Resident empowerment thrives at S&R communities in 2018

From helping charities to beautifying buildings to shucking corn, residents led a variety of programs and activities this year
12/5/2018  - Deron Hamel

The Steeves & Rozema Group’s long-term care and seniors living communities demonstrated a great deal of resident empowerment in 2018, which benefited community charities, the individual homes and the residents themselves.

In February, Afton Park Place launched the Community Project Club, which has been going full throttle since. The club is resident-driven, and residents involved host “pop-up sales” each month to raise money for a different charity. So far, the club has hosted fundraisers for several charities, including the Inn of the Good Shepherd in Sarnia, the Sarnia-Lambton branch of the MS Society and the Canadian Cancer Society.

Club members have sold food items including paczki (pronounced POON-check, which are Polish jam- and cream-filled doughnuts) on Shrove Tuesday as well as ice-cream sandwiches and Creamsicles to help beat the heat in July and August at the Sarnia long-term care community. There have also been 50-50 draws and toonie collections in support of causes.

“(W)e’re encouraging residents to think outside the box – it’s their project and we’re trying to encourage them to do all the work,” says Afton Park life enrichment manager Stacy Petrie.

Waterloo Heights building manager Christine Warren tipped her hat this summer to three of the Waterloo, Ont. apartment block’s residents for their efforts and dedication to ensuring the building’s garden area was teeming with colourful, well-cared-for flowers that enhance the environment.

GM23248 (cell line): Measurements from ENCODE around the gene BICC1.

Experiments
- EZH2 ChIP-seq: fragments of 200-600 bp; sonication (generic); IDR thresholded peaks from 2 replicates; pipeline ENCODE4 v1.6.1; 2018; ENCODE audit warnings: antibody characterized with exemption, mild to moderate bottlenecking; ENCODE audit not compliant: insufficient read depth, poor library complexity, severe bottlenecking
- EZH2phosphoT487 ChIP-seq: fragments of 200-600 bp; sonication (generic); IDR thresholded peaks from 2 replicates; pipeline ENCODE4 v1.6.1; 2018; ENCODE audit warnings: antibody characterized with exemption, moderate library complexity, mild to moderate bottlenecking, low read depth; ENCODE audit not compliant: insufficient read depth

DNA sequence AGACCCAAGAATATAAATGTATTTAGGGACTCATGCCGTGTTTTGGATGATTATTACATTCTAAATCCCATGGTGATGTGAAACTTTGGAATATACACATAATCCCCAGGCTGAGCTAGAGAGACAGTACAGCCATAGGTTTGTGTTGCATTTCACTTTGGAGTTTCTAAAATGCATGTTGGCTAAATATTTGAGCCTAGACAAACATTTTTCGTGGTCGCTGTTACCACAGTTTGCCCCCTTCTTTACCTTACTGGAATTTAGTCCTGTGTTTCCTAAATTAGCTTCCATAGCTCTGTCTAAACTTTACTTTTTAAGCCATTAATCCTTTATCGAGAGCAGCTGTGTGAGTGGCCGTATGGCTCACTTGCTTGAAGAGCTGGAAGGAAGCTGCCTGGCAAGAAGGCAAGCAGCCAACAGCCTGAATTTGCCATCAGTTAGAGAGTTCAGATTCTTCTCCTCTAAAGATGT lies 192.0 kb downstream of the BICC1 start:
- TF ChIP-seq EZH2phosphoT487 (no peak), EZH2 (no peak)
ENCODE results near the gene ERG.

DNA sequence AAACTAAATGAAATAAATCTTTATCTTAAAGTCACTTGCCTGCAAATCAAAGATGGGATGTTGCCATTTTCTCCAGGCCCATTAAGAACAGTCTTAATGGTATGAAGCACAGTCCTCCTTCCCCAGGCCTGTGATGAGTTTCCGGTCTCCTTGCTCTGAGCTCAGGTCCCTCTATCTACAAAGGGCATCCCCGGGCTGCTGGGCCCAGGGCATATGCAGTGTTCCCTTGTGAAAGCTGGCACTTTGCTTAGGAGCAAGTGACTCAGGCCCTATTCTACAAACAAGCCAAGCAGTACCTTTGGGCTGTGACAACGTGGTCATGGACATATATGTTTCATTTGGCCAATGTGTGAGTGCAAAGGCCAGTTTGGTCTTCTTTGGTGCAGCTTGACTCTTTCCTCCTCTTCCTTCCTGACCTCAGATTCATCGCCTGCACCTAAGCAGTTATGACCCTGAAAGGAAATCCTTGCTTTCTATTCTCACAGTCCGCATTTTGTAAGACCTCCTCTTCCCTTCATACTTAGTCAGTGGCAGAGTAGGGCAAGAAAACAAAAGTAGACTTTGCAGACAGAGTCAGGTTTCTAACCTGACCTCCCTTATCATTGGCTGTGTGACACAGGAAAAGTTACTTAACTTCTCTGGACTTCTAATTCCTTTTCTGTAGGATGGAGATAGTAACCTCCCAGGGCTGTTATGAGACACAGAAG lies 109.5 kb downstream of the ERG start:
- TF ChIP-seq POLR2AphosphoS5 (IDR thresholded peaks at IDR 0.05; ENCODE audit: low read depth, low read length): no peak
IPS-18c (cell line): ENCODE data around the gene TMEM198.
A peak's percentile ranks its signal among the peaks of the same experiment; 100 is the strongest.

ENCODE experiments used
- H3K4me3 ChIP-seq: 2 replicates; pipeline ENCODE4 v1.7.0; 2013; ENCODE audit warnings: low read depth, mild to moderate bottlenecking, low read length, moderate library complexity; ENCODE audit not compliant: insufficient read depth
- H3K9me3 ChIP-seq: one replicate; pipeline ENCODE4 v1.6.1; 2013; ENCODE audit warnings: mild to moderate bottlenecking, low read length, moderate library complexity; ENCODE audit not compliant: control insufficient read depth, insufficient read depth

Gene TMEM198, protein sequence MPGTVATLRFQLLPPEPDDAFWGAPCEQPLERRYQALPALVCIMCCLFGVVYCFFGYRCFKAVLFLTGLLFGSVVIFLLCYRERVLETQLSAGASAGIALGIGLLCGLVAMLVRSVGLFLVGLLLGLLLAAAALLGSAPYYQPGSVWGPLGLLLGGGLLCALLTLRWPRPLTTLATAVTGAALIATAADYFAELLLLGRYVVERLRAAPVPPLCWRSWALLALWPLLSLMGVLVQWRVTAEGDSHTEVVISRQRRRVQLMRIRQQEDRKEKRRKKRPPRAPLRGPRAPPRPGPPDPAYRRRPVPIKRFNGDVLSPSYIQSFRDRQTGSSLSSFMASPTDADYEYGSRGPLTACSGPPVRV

In 2017, Christine noticed the grounds around Waterloo Heights were in need of more flowers to brighten the environment. So, she started planting flowers and plants. Residents Marguerite Pigden, Junine Streeter and Grace Baer, immediately took interest and began using their green thumbs to help.

Marguerite turned a patch of ground into a rose garden which she cares for and has paid for herself. Junine planted nasturtiums, and other residents have helped her care for the flowers. Grace grows plants in her apartment and brings them down to the dining room for everyone to enjoy. In summer 2017, Grace moved plants she had been growing into the garden.

“The three residents contributed (to the garden) all on their own, and we want our residents to shine” for the work they have done to beautify Waterloo Heights, Christine says.

Heron Terrace residents got to work a couple of times at the end of August to shuck corn cobs that were then prepared by the Windsor long-term care community’s food services team and served up with butter and salt at the annual corn roast.

Residents have always enjoyed shucking corn, and it’s an activity that’s beneficial on a variety of levels, say life enrichment manager Lori George and food services manager Annette Dean.

“We have done it for about two or three years, and the residents love to know that they were the ones who had husked the corn,” Lori says.

Lori and Annette note that there are other value-added benefits to husking corn for the residents. For example, it’s good exercise for hand muscles and fingers, and the activity also increases socialization, since residents husk the corn cobs in groups.

Shucking corn cobs is also an activity some residents do very well, Lori and Annette add.

“We even have some residents we call our ‘champions’ because they are really good at husking the corn,” Lori says.


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